One morning, we were lying in bed and I watched as his chest rose and fell softly with each breath. My mind was flipping through images of my old textbooks — the diaphragm contracts, drops down, and the air rushes into the lungs until there’s too much to fit, and the body pushes it back out again. I smiled thinking about his breath and beating heart, something that we too often took for granted before all this shit got started.
This was also the precise moment when I knew. The warmth in my heart instantly recoiled and withered like paper thrown into the fire.
The rise and fall in his chest now felt like a ticking time bomb, a threat of what would soon disappear if we continued the way we were. I grabbed my clothes and snuck out of his apartment, as quickly and quietly as I possibly could.
Later that night, my phone rang.
“Hi — uh, so what happened this morning? Are you OK?”
I felt my throat tighten and I paused.
He interjected, “Because if you want to call this off, please just tell me –”
“No! No. I — uh, I — think I know why everyone is dying.”
This time, he was the one to pause. Tears welled up in my eyes as I realized that this would be the last time I would ever talk to him. Because I never wanted to speak to him again.
“We can’t… do this. Anymore.” I choked out.
I heard the tears in his voice now too, and his voice cracked a little as he spoke, “What, no — why? We — I can’t go back now. I love –”
Until now, he had never told me he loved me, but I was determined to cut this off clean and dry–“Stop, just stop. It’s love. It’s falling… in love. The new parents, the teenagers, even the older people. They’re all falling in love, maybe for the first time. I don’t think it’s infatuation, because well, that happens at the drop of a hat. I think, I think it happens when you first start to love and care for someone… more than you care for yourself.”
We both paused, the silence saturated with our pain.
I hardened my heart, closed it fast. I was surprised that ignoring his calls and texts felt more familiar than answering them, but then again, not surprised at all. Shutting myself out was something I had learned to do many times before. That’s one way to survive an alcoholic father and an absent mother. They were the ones that taught me how to get through life without opening myself to pain, or at least without something to numb it. If there was anything I knew how to do, it was how to isolate myself — physically, mentally, emotionally. I knew it like I knew that the sun set in the west, the knowledge buried deep in the marrow of my bones.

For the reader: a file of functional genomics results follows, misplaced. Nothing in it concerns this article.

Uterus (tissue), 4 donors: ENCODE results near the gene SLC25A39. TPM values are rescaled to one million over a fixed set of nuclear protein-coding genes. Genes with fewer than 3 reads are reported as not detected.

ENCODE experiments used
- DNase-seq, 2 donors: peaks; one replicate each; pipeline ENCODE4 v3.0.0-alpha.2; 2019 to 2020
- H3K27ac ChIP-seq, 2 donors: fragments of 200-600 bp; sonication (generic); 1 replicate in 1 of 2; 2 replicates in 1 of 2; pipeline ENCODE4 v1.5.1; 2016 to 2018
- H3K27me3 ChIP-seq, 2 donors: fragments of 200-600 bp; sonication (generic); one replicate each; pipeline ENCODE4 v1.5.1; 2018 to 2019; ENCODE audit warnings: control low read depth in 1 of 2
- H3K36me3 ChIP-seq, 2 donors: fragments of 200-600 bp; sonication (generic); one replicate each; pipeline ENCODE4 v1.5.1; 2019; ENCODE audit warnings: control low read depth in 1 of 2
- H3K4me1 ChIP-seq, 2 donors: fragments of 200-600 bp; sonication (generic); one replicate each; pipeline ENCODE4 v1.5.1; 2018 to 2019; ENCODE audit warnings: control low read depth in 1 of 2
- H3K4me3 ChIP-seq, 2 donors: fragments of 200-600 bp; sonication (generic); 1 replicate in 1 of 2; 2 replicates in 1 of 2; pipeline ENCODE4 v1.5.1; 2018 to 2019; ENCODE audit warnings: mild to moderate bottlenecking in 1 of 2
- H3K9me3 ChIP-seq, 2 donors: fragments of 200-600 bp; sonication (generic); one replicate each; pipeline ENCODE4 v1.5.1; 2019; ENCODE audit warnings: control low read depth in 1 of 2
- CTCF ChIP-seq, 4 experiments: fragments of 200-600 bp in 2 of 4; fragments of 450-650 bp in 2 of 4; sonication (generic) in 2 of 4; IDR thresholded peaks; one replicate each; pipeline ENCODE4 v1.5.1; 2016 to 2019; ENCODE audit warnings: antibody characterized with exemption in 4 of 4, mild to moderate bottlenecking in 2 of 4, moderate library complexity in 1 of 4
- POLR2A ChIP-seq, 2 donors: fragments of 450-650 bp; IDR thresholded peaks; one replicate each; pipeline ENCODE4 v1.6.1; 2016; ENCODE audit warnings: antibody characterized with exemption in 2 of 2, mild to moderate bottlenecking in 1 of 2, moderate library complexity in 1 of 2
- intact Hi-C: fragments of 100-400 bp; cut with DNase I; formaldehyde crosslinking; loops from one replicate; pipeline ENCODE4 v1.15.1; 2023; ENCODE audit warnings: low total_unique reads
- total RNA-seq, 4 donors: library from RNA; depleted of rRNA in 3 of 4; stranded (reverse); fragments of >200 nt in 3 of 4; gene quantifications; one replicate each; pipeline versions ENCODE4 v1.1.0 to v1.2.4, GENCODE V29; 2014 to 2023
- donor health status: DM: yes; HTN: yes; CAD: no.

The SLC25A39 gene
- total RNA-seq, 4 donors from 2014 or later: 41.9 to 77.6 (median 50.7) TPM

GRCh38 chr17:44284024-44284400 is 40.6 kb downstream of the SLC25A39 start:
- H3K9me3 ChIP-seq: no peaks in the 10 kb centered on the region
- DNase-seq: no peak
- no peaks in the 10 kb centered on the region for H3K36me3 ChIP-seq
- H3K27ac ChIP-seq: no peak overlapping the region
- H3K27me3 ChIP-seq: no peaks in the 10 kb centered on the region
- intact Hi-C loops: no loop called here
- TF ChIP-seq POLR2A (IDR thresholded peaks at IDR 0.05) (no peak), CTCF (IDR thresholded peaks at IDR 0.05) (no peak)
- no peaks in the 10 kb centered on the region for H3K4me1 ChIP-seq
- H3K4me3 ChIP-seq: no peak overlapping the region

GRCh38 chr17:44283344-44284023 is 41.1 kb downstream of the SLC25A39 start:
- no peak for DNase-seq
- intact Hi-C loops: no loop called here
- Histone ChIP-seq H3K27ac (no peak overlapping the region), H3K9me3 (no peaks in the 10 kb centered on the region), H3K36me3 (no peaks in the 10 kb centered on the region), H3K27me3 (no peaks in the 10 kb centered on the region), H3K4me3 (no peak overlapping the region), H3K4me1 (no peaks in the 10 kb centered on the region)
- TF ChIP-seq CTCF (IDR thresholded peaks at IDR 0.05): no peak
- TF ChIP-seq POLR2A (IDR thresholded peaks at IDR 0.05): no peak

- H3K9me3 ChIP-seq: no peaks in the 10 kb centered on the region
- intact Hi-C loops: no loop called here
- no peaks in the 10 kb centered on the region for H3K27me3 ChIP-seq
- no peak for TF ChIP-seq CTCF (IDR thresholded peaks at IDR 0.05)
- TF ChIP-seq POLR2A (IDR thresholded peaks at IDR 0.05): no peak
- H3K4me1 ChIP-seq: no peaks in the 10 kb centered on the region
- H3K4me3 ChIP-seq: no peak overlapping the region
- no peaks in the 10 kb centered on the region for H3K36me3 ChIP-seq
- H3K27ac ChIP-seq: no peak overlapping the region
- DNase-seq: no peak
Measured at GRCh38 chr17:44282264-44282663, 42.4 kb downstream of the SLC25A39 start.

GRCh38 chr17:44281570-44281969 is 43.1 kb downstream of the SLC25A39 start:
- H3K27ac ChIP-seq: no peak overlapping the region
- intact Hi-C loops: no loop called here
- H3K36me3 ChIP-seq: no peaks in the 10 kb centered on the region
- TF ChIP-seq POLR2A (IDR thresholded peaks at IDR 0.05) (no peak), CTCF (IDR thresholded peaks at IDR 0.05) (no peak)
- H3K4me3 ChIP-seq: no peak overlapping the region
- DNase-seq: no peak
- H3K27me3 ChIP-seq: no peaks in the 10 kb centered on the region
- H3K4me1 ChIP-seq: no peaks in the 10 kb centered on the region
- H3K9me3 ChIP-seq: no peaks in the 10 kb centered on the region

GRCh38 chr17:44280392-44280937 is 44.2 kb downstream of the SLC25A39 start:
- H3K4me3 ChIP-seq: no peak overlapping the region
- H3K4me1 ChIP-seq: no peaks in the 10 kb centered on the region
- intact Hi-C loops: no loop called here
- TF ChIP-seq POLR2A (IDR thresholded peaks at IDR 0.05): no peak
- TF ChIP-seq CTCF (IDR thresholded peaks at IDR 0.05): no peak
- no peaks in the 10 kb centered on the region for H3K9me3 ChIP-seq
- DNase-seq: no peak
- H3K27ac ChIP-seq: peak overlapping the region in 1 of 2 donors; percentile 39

The opposite of love isn’t hate. It’s indifference.
Sitting on the bench on top of the hill, I was thinking about the day that I learned he had died. It was only a week later. I don’t know exactly what happened to him, but it was hard to believe that I had nothing to do with it. I tried to drown my guilt and self-blame with vodka, but even with my genes, I was never good at being an alcoholic. Unlike my father, my education and my career became my escape of choice. No one really asked any questions. If they noticed anything, they shared their admiration for my “hard work.” I doubt they’d be so flattering if they knew it was my drug of choice.
But now, there wasn’t even really a hospital to go to. Well, there was, but there weren’t really any patients to see. Those of us who were left knew to keep to ourselves. Occasionally, I would see someone in the field in the distance, but I never wanted to let my mind wonder about them. What’s the point? I would think to myself, but the more times I had to repeat it, the more I knew that I could not keep this up much longer.
Pain was swelling in my chest, when I heard the grass rustling. Expecting a squirrel or maybe a rabbit, I was surprised to see a small dog peer out of the grass. By the look of its fur, I knew it couldn’t have been more than three months old.
It cautiously approached me with curiosity. I wanted to scare it, make it run away, but each time I thought to do that, I hesitated. It put its snout down and sniffed the edges of my boots, before looking up at me with warm, glassy eyes. I carefully put my hand to pet her and felt the ribs right under the skin. My stomach sank at the same time that I felt a stir in my heart.
“Damn it,” I scooped her up and held her in my arms. My tears ran fast and hot down my face as I tried to hold back sobs, but failed.
Walking back to the house, I tried not to think about this decision too much. I knew I was being selfish, but I was done sacrificing myself for a life that I didn’t want to continue living.
In the kitchen, I place the puppy on the cold tile floor and she starts to acquaint herself with her new surroundings.
I hope I go first.